An Arctic freeze gripped the UK during early 1982, laying the icy ground for an Autocar comparison test with a difference.
A glut of imported 4x4s threatened the Land Rover’s position as the best utilitarian go-anywhere vehicle, so the pretenders were gathered for a six-car test.
The vehicles were the Daihatsu F20 LX, Jeep Laredo, Subaru MV, Suzuki LJ80 V, Toyota Hi Lux and, er, Portaro Pampas 260 DL. A disparate group, as Autocar’s testers admitted: “Their only real common denominator is that each wheel can be driven at the flick of a lever, but how do they fare down on the farm?”
The farm? Yes, for this test, Autocar headed to Wye Agricultural College’s 2000-acre farm for a series of challenges to assess farm-worthiness. First up was the load test: how many calves, sheep or straw bales could each vehicle carry?
“The shape of the load space is as important as its cubic capacity; vehicles with intruding wheel arches, for instance, can take more tall, spindly calves than normally smaller but shorter and rounder sheep,” reckoned our testers, going on to declare the Hi Lux, which could accommodate 12 animals or 22 bales, a clear winner.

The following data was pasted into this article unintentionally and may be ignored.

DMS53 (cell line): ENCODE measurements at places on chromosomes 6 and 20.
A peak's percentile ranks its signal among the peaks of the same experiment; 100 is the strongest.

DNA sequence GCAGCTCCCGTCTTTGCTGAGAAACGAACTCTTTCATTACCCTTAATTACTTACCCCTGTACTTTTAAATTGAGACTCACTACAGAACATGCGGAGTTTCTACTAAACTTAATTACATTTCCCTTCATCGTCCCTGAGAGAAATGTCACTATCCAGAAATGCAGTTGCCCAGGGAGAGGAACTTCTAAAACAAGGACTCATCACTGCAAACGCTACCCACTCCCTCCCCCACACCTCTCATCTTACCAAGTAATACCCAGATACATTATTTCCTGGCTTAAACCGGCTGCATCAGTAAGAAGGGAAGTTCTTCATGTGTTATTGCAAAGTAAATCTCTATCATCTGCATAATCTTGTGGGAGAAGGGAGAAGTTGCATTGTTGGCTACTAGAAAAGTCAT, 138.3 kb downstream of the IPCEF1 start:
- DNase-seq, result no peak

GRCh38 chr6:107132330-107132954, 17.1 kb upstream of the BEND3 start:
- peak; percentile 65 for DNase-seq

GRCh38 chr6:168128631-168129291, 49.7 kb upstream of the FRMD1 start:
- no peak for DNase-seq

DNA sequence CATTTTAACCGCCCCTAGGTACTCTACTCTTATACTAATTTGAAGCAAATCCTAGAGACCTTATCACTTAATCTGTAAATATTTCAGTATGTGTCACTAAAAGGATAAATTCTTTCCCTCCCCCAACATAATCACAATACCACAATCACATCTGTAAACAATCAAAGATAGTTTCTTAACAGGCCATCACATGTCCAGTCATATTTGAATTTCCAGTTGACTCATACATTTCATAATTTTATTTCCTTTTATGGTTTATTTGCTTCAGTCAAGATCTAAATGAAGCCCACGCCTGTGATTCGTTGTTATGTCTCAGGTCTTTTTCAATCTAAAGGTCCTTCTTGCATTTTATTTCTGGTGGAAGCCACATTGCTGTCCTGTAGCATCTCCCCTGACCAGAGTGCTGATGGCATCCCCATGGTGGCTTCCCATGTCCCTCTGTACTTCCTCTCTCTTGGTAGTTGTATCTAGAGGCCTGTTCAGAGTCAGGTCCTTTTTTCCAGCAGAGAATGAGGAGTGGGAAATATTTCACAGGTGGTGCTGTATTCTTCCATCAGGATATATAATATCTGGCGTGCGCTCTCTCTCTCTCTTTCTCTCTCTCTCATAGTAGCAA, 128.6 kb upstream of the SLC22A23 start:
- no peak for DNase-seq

Dynamic tests comprised towing and a drive across a snow-laden ploughed field. The Daihatsu “plodded through our test field in a no-nonsense manner” but “the lack of a tow-hitch precluded an assessment of its towing ability”.
The test hinted at the divide between utilitarian 4x4s and the more stylish luxury SUVs that predominate today. The Jeep, for example, “appears in the form of a King’s Road cruiser, kitted out in cloth seats, carpets and BF Goodrich-shod alloy wheels”. Even so, it “traversed our test field with scornful ease”.